“I wanted to give a rational explanation for why people do certain things in certain religions, by showing their gods as aliens or alien hybrids who protect them, as silent guardians,” explains Santhosh.

Rather than a single short, The Vikings is planned as a series of five linked cinematics, the first four introducing the protagonists, and the fifth the main villain, culminating in a climactic battle.

“Initially, I thought of having cutscenes to show the characters, but that wouldn’t do them justice, particularly since the final cinematic is so adrenaline-filled,” he says.

“Having a standalone cinematic to introduce each character also enables the audience to pick their favourite. Then, when the final installment is released, they know who to root for.”

A character test render from The Vikings, Santhosh’s latest personal project.

Building the production pipeline
For the project, Santhosh has recruited a team of 20 collaborators: mainly friends from Gnomon who now work professionally in the industry.

“We’ve got two concept artists, four modellers, who are also doing texturing and look development, and four FX artists,” he says. “I’m doing all of the rigging and animation along with a buddy of mine, and I also created all of the previs.”

Santhosh also established the production pipeline for the work, using a range of industry-standard tools: ZBrush for character and environment sculpting, Maya for UV mapping, rigging and animation, Substance Painter and Mari for texture painting, V-Ray for rendering, and Nuke for compositing.

As well as creating assets by hand, the team is also using photogrammetry tool PhotoScan to generate environment assets and character models, with five of the artists doubling as actors.

“That’s been the main challenge of the project so far,” says Santhosh. “Scanning faces is different from scanning rocks, and with standard camera rigs, we weren’t getting the results we were looking for.”

“We had to learn how the software calculates the data, how it generates a point cloud, and come up with a new process that worked.”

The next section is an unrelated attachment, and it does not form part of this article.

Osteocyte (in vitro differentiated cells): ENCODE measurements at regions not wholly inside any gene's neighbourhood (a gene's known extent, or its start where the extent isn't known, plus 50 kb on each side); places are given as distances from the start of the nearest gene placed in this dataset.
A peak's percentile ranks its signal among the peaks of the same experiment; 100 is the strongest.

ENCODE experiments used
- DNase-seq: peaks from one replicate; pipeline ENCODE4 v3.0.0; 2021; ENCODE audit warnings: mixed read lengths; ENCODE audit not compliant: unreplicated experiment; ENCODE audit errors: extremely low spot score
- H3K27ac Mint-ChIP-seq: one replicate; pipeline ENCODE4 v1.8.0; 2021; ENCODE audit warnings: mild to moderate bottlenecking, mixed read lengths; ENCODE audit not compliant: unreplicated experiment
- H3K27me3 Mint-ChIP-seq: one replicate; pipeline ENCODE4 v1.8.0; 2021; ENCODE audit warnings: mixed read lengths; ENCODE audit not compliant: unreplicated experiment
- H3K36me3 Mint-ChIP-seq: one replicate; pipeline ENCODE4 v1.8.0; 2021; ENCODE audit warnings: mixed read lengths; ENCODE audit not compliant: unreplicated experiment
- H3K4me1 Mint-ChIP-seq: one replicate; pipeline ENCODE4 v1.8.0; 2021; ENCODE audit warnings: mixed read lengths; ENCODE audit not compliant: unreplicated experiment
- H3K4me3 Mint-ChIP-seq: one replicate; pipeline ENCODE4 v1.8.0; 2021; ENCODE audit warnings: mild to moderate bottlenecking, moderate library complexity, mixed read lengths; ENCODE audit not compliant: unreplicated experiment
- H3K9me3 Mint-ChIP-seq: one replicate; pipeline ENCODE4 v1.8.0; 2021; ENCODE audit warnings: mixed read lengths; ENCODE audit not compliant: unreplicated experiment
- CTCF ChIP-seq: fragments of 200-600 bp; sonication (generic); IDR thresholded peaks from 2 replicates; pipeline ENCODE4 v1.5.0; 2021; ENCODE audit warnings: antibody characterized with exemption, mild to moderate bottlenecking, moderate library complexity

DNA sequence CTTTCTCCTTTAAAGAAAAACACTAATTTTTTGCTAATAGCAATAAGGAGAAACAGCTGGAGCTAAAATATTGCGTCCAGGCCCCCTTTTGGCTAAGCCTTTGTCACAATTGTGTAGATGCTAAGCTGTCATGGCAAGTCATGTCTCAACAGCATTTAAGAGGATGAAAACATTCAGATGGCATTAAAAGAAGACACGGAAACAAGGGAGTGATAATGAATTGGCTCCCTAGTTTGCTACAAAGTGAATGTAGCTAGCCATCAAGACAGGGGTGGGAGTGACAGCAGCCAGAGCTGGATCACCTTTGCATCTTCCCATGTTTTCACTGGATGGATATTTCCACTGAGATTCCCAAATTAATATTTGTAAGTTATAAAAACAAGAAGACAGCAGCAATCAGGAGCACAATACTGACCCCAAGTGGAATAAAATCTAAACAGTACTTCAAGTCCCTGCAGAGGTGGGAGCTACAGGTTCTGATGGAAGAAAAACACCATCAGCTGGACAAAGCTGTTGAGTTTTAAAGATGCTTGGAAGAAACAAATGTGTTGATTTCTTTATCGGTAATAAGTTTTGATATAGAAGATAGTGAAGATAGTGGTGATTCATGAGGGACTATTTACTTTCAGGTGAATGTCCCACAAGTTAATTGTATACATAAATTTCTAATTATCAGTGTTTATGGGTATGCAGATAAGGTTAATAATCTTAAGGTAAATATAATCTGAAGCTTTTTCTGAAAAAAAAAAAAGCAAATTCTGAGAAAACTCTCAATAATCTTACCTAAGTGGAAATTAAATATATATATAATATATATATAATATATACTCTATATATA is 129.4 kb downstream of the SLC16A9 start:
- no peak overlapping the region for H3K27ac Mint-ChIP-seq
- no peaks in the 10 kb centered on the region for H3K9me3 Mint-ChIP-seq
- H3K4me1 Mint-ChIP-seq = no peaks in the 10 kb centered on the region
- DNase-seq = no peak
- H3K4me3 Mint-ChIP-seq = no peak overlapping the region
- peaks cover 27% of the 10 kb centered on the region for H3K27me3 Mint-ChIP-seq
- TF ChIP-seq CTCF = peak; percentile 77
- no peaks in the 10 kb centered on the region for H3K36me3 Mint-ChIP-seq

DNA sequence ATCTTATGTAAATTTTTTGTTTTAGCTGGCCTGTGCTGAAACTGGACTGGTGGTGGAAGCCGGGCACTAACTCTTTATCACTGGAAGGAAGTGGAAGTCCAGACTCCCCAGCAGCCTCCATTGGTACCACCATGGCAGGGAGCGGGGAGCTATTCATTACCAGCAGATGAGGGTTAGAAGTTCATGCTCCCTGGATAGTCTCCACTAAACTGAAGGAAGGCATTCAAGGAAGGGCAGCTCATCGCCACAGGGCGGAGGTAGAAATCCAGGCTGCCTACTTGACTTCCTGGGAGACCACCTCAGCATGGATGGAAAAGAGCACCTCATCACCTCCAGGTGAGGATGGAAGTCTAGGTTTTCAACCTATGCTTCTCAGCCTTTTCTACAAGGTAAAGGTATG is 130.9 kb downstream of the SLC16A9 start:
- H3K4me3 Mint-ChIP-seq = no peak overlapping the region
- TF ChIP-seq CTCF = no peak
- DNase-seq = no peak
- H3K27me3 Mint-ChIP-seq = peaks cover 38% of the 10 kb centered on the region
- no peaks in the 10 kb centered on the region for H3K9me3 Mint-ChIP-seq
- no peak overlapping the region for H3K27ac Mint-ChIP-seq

An experimental, AR-assisted live shoot
Once the asset build for The Vikings is complete, Santhosh plans to hold a motion-capture shoot in Los Angeles to record final character animation data.

“One of my friends is a fight choreographer, so he’ll be supervising the stunts and I’ll be directing him,” he says. “Since the final cinematic includes a war sequence with a lot of people fighting, I need someone who is familiar with how to handle weapons.”

Santhosh plans to use down-resed versions of the production assets, running inside Unreal Engine, to provide a real-time preview of the motion capture. To display the data on set, he hopes to make use of an innovative new pipeline that takes advantage of new advances in augmented reality.

“I saw the new AR technology that Apple is introducing in its iPads, and it made me think about combining VR and AR for the shoot,” he says.

“I’d like to be able to display the CG environment to each actor over a VR headset, then shoot the actor within that CG environment using my iPad. I’ve talked to some of my friends in the game industry, and they’re going to come up with a working pipeline.”

The shoot has already attracted industry support: on hearing that The Vikings is entirely self-funded, Motion Workshop offered the team a 50% discount on its Shadow mocap suits.

Ephere has also supplied free licences of Ornatrix, its hair-generation software, for the 3D work.

Render passes for The Vikings character. Left to right: diffuse, specular, subsurface scattering and beauty. Ornatrix developer Ephere has provided its hair-generation software for use on the project free of charge.

The Vikings: set for release by November 2018
Santhosh aims to complete the first cinematic within two months, then the remainder by November 2018. The shorts will be released on his Vimeo channel, and assets and breakdowns on a separate project website.

“I’m trying to use the project as a pitch for a movie, so I’m trying to get everything done technically as well as artistically,” he says.

During the work, Santhosh has also been calling on the expertise of his colleagues at Blur.

“All of the in-house directors and supervisors are really helpful,” he says. “I’ve been sending them all of my work on The Vikings project for critique, and acting on their feedback.”

But working full-time for a leading visual effects facility while simultaneously trying to complete such an ambitious personal project has, once again, left Santhosh working some very unsociable hours.

“Since I’m working remotely from India, I usually go to bed around 8am, then wake up around midday,” he says. “Luckily, I usually only sleep for four hours a day!”

Look out for The Vikings on Santhosh’s Vimeo channel

Visit Santhosh’s website

Full disclosure: CG Channel is owned by Gnomon – School of Visual Effects, Games and Animation.